To test this button, whip out the trusty multimeter and set it to the continuity setting. This is the setting on nicer, mid-grade multimeters that is crucial to troubleshooting and experimenting. Touch the probes together - you should hear a tone indicating that there is continuity or a (nearly) zero resistance path between the probes. Insert the button into the breadboard and probe the two pins on one side of the button. If you picked pins 1/2 or 3/4 you should hear a tone. These pins are permanently connected inside switch. If you picked pins 1/3 or 2/4, you won't hear a noise - but hit the button. By hitting the button you will make an electrical connection between all four pins - and you should hear the tone! This means you have electrical continuity.
The schematic shows pins 1 and 2 of the reset switch connected together (connected to ground) and pins 3/4 connected together (connected to !RESET) . In practice, you just need the switch to work. Play with your multimeter and find two pins that don't make noise when the button is not touched, and do make noise when the button is depressed. Use these two pins.
The schematic shown above is what we're going for. The 10K resistor 'pulls' the reset pin high during normal activity. By pulling the reset pin high, the ATmega328 runs normally. When you push the reset switch (S2), the reset pin sees a continuous connection to ground. Since the resistance through the depressed switch is nearly zero, it wins (compared to the resistance of the 10K resistor!) and the reset pin is pulled low, RESET is activated and the ATmega328 goes into reset. Release the button and the reset pin is pulled high again and the ATmega328 comes out of reset. Nifty!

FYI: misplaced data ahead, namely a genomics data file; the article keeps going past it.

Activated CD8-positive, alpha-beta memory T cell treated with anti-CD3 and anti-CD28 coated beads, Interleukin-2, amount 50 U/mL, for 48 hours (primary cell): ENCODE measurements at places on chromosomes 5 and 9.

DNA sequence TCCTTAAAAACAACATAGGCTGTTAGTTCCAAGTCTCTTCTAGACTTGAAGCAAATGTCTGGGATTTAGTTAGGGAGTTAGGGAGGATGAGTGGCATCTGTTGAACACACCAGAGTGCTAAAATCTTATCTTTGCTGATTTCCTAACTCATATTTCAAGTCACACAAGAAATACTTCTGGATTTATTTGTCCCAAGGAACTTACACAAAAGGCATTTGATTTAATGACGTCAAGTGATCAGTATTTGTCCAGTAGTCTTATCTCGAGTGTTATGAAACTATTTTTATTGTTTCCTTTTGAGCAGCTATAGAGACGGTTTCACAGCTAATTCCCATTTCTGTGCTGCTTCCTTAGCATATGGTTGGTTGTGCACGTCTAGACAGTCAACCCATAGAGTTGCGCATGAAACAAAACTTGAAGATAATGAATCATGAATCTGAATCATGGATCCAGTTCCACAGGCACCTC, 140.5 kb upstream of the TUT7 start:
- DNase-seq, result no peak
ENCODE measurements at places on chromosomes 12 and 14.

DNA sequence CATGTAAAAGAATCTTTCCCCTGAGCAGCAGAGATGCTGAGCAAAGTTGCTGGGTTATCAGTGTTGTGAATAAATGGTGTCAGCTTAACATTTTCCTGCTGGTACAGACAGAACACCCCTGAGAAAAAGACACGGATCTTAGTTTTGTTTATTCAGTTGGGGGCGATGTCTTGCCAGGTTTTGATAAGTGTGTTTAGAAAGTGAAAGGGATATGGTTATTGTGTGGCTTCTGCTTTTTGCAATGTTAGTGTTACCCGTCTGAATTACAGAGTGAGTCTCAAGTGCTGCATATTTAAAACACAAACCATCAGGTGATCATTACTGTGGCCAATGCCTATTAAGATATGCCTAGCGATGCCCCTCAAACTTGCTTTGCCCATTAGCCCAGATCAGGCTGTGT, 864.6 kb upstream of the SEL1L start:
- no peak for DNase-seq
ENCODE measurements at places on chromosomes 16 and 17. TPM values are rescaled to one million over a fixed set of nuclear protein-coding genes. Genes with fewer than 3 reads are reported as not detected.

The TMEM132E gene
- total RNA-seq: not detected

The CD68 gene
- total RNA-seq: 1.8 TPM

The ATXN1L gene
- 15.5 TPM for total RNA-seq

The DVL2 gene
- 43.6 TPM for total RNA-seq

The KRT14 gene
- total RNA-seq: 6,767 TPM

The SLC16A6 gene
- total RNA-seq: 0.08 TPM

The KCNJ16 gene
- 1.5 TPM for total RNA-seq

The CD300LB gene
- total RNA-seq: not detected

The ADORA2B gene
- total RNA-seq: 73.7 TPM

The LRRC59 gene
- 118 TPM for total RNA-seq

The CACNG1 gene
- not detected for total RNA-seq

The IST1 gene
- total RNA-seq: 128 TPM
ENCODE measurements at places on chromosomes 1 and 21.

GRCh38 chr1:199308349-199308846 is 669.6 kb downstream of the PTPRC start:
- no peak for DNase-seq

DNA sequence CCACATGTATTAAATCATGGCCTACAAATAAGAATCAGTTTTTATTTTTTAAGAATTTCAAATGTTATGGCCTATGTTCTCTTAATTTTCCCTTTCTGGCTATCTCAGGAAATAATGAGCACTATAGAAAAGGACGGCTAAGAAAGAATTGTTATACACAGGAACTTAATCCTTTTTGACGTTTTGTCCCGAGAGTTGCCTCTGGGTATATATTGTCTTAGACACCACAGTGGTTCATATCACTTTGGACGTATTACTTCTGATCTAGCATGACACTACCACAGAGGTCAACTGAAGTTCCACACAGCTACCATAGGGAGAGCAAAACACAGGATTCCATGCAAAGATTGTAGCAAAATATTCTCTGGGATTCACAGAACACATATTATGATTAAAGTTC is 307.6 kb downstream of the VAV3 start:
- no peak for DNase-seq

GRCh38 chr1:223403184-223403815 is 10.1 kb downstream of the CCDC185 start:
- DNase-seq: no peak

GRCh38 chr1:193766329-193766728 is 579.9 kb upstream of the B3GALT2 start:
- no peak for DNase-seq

See the dimple from the ATmega328 datasheet? Looking at the top of the IC (legs down), with the dimple to the top, pin numbers increase starting from 1 in the top left corner. This is how every IC pin is numbered. However, the orientation marking varies a bit between manufacturers and between packaging types. Look for a non-congruent marking like a dimple, small dot, white arrow, a notched corner - anything that makes that area of the chip different from the other parts of the chip probably indicates pin 1. When in doubt, check the datasheet.
Reset wired next to a ATmega8 (same applies for the ATmega168, and ATmega328)
Learn how to use the the continuity setting on your multimeter. It will be vital to troubleshooting down the road!
Each microcontroller manufacturer has a different method to get code in the flash memory of the micro. In the past few years there has been emphasis placed on ISP or "in system programming". ISP allows you to program the IC without having to disconnect the microcontroller from the application. This is not trivial! History was much more painful. Atmel has designed a relatively straight forward method that requires the control of a few pins (6 total). Because of this simple interface, the hardware programmer that is required to connect your computer to this ISP interface is very straight forward (cheap!) as well.
The red stripe indicates the location of Pin 1
Remember how we identified pin1 on the IC from the dimple? Well connectors also need polarization so that we don't reverse the orientation of the connector and fry things. Unfortunately the way connectors are numbered is opposite that of ICs. In the picture of the ISP connector, you see the red stripe indicating pin 1. An IC counts sequentially down one side. Connectors on the other hand, increase pin numbers, back and forth, as you work your way down the connector.
The programming chain looks something like this:
There is a free C compiler called AVR-GCC. User writes code in C and then compiles that code into HEX files
AVR-GCC can be installed on the Windows platform with an easy WinAVR install program
The user gets this HEX code onto an AVR via the ISP pins
Both a serial port programmer and a parallel port programmere have been designed to connect the computer port to the AVR ISP pins
The computer runs a command line program to transfer the HEX file from the computer, to the serial or parallel port, and out to the AVR ISP pins
The micro runs the machine code (*.HEX files) once powered or reset
What's a C compiler? This is a program that inputs a program written in the C language and outputs a HEX file. We prefer to program in C because it is easier for us than assembly and more flexible than BASIC.